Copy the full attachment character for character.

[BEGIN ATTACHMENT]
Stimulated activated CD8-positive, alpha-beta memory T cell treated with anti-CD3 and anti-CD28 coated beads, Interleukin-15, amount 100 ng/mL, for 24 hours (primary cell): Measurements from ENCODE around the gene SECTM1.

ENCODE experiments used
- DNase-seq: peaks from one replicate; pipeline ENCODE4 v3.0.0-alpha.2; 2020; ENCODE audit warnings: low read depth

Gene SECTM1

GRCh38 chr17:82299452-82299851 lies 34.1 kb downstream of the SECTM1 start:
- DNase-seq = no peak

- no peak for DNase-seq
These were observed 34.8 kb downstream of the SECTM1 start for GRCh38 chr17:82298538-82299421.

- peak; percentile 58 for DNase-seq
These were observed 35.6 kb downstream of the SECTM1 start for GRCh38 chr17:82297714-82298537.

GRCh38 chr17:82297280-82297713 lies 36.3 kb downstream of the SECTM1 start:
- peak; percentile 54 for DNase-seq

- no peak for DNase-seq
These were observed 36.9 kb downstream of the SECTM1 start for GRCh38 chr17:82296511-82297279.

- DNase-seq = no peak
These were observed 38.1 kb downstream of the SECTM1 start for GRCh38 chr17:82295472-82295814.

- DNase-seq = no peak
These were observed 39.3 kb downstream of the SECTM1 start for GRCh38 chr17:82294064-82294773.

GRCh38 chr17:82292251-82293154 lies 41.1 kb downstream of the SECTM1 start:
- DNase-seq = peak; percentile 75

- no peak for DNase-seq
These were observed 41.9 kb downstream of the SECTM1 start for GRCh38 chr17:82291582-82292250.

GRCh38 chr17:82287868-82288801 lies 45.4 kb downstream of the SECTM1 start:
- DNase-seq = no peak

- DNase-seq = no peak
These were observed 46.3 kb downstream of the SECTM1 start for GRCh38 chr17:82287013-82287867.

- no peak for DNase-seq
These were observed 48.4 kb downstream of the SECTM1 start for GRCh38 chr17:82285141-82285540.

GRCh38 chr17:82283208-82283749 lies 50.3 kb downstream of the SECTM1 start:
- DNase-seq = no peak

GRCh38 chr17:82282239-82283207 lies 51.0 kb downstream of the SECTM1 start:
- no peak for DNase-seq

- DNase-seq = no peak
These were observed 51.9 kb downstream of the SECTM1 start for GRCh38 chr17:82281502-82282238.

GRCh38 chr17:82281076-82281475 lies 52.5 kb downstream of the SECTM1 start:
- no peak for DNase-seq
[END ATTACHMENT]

Stimulated activated CD8-positive, alpha-beta memory T cell treated with anti-CD3 and anti-CD28 coated beads, Interleukin-15, amount 100 ng/mL, for 24 hours (primary cell): Measurements from ENCODE around the gene SECTM1.

ENCODE experiments used
- DNase-seq: peaks from one replicate; pipeline ENCODE4 v3.0.0-alpha.2; 2020; ENCODE audit warnings: low read depth

Gene SECTM1

GRCh38 chr17:82299452-82299851 lies 34.1 kb downstream of the SECTM1 start:
- DNase-seq = no peak

- no peak for DNase-seq
These were observed 34.8 kb downstream of the SECTM1 start for GRCh38 chr17:82298538-82299421.

- peak; percentile 58 for DNase-seq
These were observed 35.6 kb downstream of the SECTM1 start for GRCh38 chr17:82297714-82298537.

GRCh38 chr17:82297280-82297713 lies 36.3 kb downstream of the SECTM1 start:
- peak; percentile 54 for DNase-seq

- no peak for DNase-seq
These were observed 36.9 kb downstream of the SECTM1 start for GRCh38 chr17:82296511-82297279.

- DNase-seq = no peak
These were observed 38.1 kb downstream of the SECTM1 start for GRCh38 chr17:82295472-82295814.

- DNase-seq = no peak
These were observed 39.3 kb downstream of the SECTM1 start for GRCh38 chr17:82294064-82294773.

GRCh38 chr17:82292251-82293154 lies 41.1 kb downstream of the SECTM1 start:
- DNase-seq = peak; percentile 75

- no peak for DNase-seq
These were observed 41.9 kb downstream of the SECTM1 start for GRCh38 chr17:82291582-82292250.

GRCh38 chr17:82287868-82288801 lies 45.4 kb downstream of the SECTM1 start:
- DNase-seq = no peak

- DNase-seq = no peak
These were observed 46.3 kb downstream of the SECTM1 start for GRCh38 chr17:82287013-82287867.

- no peak for DNase-seq
These were observed 48.4 kb downstream of the SECTM1 start for GRCh38 chr17:82285141-82285540.

GRCh38 chr17:82283208-82283749 lies 50.3 kb downstream of the SECTM1 start:
- DNase-seq = no peak

GRCh38 chr17:82282239-82283207 lies 51.0 kb downstream of the SECTM1 start:
- no peak for DNase-seq

- DNase-seq = no peak
These were observed 51.9 kb downstream of the SECTM1 start for GRCh38 chr17:82281502-82282238.

GRCh38 chr17:82281076-82281475 lies 52.5 kb downstream of the SECTM1 start:
- no peak for DNase-seq